Norwegian state oil company, Equinor, has abandoned its Trollvind floating wind power project on the Norwegian continental shelf due to increasing costs. The 1 GW floating wind farm, intended to be around the Troll oil field, was to be connected to an onshore substation via a grid. The aim was to provide green energy to the Troll and Oseberg offshore oil platforms. However, the project became unsustainable due to cost inflation and supply chain challenges, says Equinor. The desired technology was also unavailable, prompting technical changes to be required, while the deadline imposed upon the project was extremely tight.
Equinor was originally set to work with Petoro, TotalEnergies, Shell and ConocoPhillips on the project. The move has delayed Equinor’s ambition to lead in floating offshore wind turbines. The cancellation came after a similar project was proposed, but the offer was not accepted. Equinor will continue to seek future opportunities in the floating wind sector, however, having pioneered the development of the Hywind Scotland and Hywind Tampen projects.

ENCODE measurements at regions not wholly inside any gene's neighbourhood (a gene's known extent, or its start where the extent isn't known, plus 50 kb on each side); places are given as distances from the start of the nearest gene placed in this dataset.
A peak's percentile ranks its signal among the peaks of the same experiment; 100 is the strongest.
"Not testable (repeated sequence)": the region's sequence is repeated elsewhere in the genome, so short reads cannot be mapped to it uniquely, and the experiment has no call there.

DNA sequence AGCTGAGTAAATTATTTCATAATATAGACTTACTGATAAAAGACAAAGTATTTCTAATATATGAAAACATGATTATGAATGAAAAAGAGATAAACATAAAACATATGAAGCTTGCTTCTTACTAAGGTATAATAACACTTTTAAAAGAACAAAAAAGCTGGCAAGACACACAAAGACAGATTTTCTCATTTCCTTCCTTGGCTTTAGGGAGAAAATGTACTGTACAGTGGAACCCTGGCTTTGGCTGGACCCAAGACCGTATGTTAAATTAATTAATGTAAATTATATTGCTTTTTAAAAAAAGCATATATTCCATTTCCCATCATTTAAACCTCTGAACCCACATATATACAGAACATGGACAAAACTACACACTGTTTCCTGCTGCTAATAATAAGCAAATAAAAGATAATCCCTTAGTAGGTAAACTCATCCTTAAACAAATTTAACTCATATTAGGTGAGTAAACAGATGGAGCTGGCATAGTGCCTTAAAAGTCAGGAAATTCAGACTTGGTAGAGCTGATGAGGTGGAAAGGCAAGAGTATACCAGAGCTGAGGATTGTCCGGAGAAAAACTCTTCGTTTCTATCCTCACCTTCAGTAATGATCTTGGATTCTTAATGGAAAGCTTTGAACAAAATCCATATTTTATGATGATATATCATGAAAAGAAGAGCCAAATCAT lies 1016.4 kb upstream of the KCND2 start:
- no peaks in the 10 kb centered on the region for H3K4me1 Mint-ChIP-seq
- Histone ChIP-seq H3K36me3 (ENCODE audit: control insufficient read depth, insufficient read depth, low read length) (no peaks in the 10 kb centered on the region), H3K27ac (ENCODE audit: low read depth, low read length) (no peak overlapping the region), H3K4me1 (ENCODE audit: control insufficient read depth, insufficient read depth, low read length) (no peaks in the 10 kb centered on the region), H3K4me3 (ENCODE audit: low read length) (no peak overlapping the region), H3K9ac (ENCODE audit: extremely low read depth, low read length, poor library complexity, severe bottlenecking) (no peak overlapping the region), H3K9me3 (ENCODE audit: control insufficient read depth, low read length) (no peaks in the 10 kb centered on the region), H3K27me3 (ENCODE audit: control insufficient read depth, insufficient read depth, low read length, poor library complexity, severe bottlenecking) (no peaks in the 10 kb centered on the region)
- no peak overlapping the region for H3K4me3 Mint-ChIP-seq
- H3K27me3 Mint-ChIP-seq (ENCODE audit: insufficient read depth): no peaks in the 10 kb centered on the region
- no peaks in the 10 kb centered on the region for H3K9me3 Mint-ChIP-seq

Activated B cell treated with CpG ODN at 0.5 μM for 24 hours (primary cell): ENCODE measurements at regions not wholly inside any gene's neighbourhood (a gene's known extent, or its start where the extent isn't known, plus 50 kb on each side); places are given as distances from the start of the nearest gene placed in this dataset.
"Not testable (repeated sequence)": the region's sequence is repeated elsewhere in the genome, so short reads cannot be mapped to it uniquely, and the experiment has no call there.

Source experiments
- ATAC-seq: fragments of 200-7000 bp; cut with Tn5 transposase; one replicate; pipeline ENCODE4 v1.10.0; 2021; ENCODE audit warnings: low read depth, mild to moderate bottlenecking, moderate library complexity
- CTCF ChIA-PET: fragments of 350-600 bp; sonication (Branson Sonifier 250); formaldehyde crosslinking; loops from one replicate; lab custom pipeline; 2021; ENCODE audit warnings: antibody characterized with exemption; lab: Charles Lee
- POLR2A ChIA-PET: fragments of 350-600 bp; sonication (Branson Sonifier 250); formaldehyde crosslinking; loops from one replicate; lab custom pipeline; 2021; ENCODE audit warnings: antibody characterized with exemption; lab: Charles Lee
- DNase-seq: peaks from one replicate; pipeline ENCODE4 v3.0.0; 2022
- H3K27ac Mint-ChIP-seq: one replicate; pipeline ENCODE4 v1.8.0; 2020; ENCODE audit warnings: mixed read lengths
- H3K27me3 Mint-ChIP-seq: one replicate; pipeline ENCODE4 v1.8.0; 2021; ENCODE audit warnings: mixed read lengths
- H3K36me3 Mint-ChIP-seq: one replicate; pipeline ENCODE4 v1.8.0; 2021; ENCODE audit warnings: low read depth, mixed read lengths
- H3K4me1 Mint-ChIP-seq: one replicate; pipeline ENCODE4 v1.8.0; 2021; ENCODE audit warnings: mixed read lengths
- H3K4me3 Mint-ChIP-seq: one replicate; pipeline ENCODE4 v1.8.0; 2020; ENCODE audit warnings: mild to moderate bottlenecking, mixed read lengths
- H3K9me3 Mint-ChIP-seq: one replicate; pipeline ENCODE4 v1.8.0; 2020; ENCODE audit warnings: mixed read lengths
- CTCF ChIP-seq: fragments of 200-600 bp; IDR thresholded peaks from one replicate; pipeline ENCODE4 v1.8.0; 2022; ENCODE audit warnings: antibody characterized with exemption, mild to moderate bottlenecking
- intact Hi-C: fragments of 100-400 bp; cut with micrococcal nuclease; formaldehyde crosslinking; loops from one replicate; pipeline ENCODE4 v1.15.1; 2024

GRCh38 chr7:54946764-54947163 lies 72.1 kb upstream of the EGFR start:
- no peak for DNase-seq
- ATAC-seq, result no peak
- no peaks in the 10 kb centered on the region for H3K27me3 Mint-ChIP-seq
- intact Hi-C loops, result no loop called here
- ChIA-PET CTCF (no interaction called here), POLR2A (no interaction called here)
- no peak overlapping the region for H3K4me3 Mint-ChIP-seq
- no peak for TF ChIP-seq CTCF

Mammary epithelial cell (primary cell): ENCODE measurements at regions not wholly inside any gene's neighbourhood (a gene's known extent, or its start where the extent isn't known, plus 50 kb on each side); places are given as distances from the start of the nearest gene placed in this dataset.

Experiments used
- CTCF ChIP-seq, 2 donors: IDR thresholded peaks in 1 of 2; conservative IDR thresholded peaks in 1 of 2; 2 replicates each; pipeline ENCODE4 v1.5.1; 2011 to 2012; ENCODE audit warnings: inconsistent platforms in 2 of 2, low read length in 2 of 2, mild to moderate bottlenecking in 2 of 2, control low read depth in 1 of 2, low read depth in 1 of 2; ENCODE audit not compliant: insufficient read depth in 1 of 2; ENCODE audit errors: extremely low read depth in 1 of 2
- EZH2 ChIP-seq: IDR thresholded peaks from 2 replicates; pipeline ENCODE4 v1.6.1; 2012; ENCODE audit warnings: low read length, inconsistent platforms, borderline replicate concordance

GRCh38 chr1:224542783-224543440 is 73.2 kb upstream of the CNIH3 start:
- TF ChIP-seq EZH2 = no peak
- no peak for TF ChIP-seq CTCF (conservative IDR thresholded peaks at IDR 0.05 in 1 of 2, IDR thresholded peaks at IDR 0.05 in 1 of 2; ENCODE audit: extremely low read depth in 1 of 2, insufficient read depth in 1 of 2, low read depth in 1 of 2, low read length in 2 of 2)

According to Equinor CEO Anders Opedal, Trollvind was going to provide more green power to a region lacking in scarcity as well as help Norway maintain its leadership position in floating offshore wind turbines. Achieving the 40 to 50 percent reduction in emissions intensity that Norway set targets for in 2020 will require platform electrification and new sources of green energy. Equinor said it will continue to look for future opportunities in the floating wind sector, where it has previously built the development of the Hywind Scotland and Hywind Tampen projects.
The cancellation is a setback for Equinor’s floating wind ambitions, following setbacks in the market. Equinor previously had plans for a 500 MW floating wind farm development in Scotland via the Kincardine project. But the project was affected by disputes and onshore grid connection issues with the main purpose being to connect the power to shore-based networks.